Overview: Technoir blends the concepts of cyberpunk with film noir with a tight and flexible game system that rewards play within the conventions of both genres. The system is easy to learn, allows for all sorts of strategic play within the fiction of the world, and ties the characters into the setting using a system that lets a GM build a plot-line as play evolves, if desired. The game is very customizable and developing new content is extremely easy.
Rules: Technoir's rules system is based on verbs and adjectives. The verbs are the things the characters do in the setting and you will see all the cyberpunk/noir regulars featured: Fight, Hack, Prowl, and Operate (drive drones and vehicles). These verbs are the WHAT you and your opponents do, the adjectives are (as you would expect) the HOW. Characters, equipment, and contacts all have adjectives that allow the player or GM extra resource options in the games fast-playing resolution system.
The effect of every contentious action from combat to verbal sparring is an attempt to put an adjective on your opponent. Use your "Fight" verb (and maybe help it out with your 'accurate' gun and your 'steady' personal adjective) to place the adjective 'shot' on your target. How bad the effect is and how long it lingers is based on a dice resource called Push that gets traded as adjectives are made to linger longer on the target. The PCs start with the Push advantage, but as they get embroiled in the plot, they start to give it over to the GM, whose NPCs start making life tough on the PCs, giving the dice back. The ebb and flow of Push keeps the game's pitch dead-on as the plot resolves to a good climax.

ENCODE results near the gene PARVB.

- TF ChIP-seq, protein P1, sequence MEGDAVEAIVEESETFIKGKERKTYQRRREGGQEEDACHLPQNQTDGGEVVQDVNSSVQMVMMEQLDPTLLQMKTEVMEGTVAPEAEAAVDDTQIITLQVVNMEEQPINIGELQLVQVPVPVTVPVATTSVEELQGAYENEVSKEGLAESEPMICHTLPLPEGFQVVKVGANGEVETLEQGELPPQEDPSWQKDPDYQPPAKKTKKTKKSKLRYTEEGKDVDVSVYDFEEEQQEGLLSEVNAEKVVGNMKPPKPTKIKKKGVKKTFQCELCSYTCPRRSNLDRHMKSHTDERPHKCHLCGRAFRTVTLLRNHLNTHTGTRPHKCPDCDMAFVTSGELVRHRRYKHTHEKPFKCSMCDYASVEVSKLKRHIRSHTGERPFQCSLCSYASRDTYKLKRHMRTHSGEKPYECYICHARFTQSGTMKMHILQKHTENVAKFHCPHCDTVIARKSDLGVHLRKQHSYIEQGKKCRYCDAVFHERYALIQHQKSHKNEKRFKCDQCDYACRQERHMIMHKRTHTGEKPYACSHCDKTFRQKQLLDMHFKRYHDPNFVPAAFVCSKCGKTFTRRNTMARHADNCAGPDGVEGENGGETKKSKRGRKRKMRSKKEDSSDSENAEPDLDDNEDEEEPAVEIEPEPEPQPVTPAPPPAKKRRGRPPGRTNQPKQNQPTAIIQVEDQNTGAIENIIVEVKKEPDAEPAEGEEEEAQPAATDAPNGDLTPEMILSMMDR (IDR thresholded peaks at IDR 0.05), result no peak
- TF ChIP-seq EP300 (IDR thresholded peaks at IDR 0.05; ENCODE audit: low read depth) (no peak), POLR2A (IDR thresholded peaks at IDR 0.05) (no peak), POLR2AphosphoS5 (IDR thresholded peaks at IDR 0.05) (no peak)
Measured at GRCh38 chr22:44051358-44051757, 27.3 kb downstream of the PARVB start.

The game also has a system of favor trading with NPC contacts that keeps the PCs tied into the community they live in and beholden to players that become more involved in events the more they are consulted. Money is always tight and favors help get the right tools in your hands. The gear system is very intuitive and many cyberpunk classics are represented as well as some new takes on the cutting edge.
Presentation: The game is very cleanly laid-out and attractive to the eye. There are some full-color images in the text, but most of the art is very tasteful tri-tone images that set the tone for each section, demonstrate game-play, or show examples of the equipment in the game. As an added bonus to those of us who like a printout at the table, the raster graphics are on a layer in the PDF that can be switched off to save toner./ink. The text is clear and has clear examples of play close to each section of rules.
Portability: Similar to game like 'Fiasco', Technoir comes with setting bibles called "Transmissions" that make game setup and prep easy and organic, even during play. These setting manuals allow for the fan community to create and share their own Transmission with others and integrating other people's transmissions into your own game is a snap. Also, the system hackers out there will recognize that a few tweaks to the starting verbs and training programs allows a group to run a number of other genres.
I recommend the game for fans of cyberpunk gaming who want a more streamlined system or a system that is less about the shopping list and more about the motives of the characters. I also recommend the game to those who like modern noir movies like "Blade Runner" or "Brick" (both obvious inspirations for this game) or the classic noir films. Story gamers will find much here to love, as the game centers on the character's and their goals, even while keeping that cybernetic edge you need for good cyberpunk.